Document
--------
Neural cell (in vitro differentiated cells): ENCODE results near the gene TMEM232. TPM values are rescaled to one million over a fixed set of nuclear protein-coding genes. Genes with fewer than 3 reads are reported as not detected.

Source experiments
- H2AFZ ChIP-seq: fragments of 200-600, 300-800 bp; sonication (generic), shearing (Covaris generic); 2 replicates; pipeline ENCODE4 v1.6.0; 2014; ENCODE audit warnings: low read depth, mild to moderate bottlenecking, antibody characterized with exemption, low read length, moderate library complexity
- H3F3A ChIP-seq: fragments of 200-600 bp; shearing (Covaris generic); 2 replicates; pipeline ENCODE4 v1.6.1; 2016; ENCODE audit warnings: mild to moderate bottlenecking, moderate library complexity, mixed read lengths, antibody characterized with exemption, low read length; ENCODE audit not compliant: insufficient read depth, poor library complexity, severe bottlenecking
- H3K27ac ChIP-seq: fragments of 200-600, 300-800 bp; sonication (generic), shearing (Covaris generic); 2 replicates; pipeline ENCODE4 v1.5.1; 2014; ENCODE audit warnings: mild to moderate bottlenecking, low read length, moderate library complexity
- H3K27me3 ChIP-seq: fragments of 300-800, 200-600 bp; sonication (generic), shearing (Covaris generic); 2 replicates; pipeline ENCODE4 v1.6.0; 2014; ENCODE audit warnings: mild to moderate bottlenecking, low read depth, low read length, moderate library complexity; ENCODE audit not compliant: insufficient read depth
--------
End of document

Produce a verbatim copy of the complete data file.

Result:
Neural cell (in vitro differentiated cells): ENCODE results near the gene TMEM232. TPM values are rescaled to one million over a fixed set of nuclear protein-coding genes. Genes with fewer than 3 reads are reported as not detected.

Source experiments
- H2AFZ ChIP-seq: fragments of 200-600, 300-800 bp; sonication (generic), shearing (Covaris generic); 2 replicates; pipeline ENCODE4 v1.6.0; 2014; ENCODE audit warnings: low read depth, mild to moderate bottlenecking, antibody characterized with exemption, low read length, moderate library complexity
- H3F3A ChIP-seq: fragments of 200-600 bp; shearing (Covaris generic); 2 replicates; pipeline ENCODE4 v1.6.1; 2016; ENCODE audit warnings: mild to moderate bottlenecking, moderate library complexity, mixed read lengths, antibody characterized with exemption, low read length; ENCODE audit not compliant: insufficient read depth, poor library complexity, severe bottlenecking
- H3K27ac ChIP-seq: fragments of 200-600, 300-800 bp; sonication (generic), shearing (Covaris generic); 2 replicates; pipeline ENCODE4 v1.5.1; 2014; ENCODE audit warnings: mild to moderate bottlenecking, low read length, moderate library complexity
- H3K27me3 ChIP-seq: fragments of 300-800, 200-600 bp; sonication (generic), shearing (Covaris generic); 2 replicates; pipeline ENCODE4 v1.6.0; 2014; ENCODE audit warnings: mild to moderate bottlenecking, low read depth, low read length, moderate library complexity; ENCODE audit not compliant: insufficient read depth